SEOUL — South Korea will no longer require people to show proof of vaccination or negative tests to enter any indoor space from Tuesday, removing a key preventative measure during an omicron surge in rapid development that increases hospitalizations and deaths.
The Health Ministry’s announcement on Monday came as the country set another one-day record for COVID-19 deaths with 114, beating the previous record of 112 set on Saturday. More than 710 COVID-19 patients were in critical or serious conditions, up from 200 to 300 in mid-February, while nearly half of the country’s intensive care units designated for COVID-19 were occupied.
Park Hyang, a senior health ministry official, said canceling the ‘anti-epidemic pass’ would free up more health workers to help monitor nearly 800,000 virus-infected patients with symptoms. mild or moderate who have been asked to self-isolate to save space in the hospital.
About 250,000 people a day over the past week have received free rapid antigen tests at public health offices and testing stations. According to the ministry, about half of them came for evidence of negative tests over 24 hours.
Since December, adults have been required to show their vaccination status via smartphone apps or show proof of negative tests to enter potentially crowded spaces like restaurants, cafes, gyms and karaoke rooms.
But the policy had already been challenged by local court rulings in cities like Daegu, where a district judge last week ruled the measures excessive for people in their 50s and under. He said the government has shifted its anti-virus campaign to high-risk groups, including people in their 60s or older and those with pre-existing health conditions.
“We had considered the need to focus our limited public health resources on screening high-risk groups and managing those who had already tested positive…There had also been regional confusion as a result of court rulings,” said Park during a briefing.
She said authorities were not considering reintroducing the epidemic pass unless the pandemic undergoes another major change, such as the emergence of a new variant of coronavirus.
“Although the epidemic pass has been discontinued, we ask people in their 60s or older and those who have not been vaccinated to exercise even more caution than before,” Park added, saying the omicron would be potentially dangerous for them.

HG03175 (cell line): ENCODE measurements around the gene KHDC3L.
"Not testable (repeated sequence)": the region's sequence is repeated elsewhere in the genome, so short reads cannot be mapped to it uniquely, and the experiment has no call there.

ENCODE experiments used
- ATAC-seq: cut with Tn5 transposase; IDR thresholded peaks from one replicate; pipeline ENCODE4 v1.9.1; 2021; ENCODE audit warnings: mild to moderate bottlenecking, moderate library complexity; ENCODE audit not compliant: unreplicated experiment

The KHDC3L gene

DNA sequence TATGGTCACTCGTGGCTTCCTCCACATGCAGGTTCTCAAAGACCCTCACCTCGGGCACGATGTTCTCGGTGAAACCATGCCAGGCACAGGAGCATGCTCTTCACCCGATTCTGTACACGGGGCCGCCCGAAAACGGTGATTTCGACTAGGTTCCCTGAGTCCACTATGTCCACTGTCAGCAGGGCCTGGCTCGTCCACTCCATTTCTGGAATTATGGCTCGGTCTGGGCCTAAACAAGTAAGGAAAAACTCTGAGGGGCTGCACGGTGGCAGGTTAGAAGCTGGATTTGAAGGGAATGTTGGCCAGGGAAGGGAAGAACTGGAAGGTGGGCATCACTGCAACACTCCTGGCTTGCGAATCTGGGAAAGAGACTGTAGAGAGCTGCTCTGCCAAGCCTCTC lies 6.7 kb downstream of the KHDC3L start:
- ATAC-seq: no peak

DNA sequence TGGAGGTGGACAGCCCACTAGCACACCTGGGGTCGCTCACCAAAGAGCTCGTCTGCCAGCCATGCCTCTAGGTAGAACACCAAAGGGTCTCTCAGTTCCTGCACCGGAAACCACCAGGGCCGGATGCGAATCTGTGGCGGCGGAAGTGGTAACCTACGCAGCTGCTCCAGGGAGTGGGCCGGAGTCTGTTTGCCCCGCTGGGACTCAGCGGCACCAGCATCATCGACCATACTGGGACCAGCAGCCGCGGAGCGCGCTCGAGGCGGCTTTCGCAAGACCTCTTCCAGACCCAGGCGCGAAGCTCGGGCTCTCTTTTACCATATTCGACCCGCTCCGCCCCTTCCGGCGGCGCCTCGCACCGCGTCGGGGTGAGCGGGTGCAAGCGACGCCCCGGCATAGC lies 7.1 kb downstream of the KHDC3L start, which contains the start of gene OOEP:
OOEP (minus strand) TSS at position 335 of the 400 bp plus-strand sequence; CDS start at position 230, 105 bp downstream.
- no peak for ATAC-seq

So far, Omicron seemed less likely to cause serious illness or death than the delta strain that hit the country hard in December and early January. But hospitalizations and deaths are beginning to rise amid a larger-scale outbreak that is stretching exhausted healthcare and public sector workers.
The country has been forced to reshape its response to the pandemic in a way that effectively tolerates the spread of the virus among the wider population while focusing medical resources to protect priority groups.
Authorities quickly expanded home treatments while significantly easing quarantine restrictions. The country has also reshaped its testing policy around rapid antigen test kits, despite concerns about their accuracy and propensity for false negative results, to reserve lab tests mainly for priority groups.
Many South Koreans are wary of the bend but not break approach, as the country continues to report some of the highest daily infection numbers in the world, including 139,626 on Monday.
There appears to be limited political capacity to enforce social distancing ahead of the March 9 presidential election, given people’s fatigue and frustration with the prolonged restrictions and pressure on service sector businesses.
Despite the growing outbreak, authorities earlier this month extended restaurant dine-in hours by one hour to 10 p.m., though they have so far maintained a six-person limit for private social gatherings. .
Over 86% of the country’s population of over 51 million are fully vaccinated and about 61% have received boosters.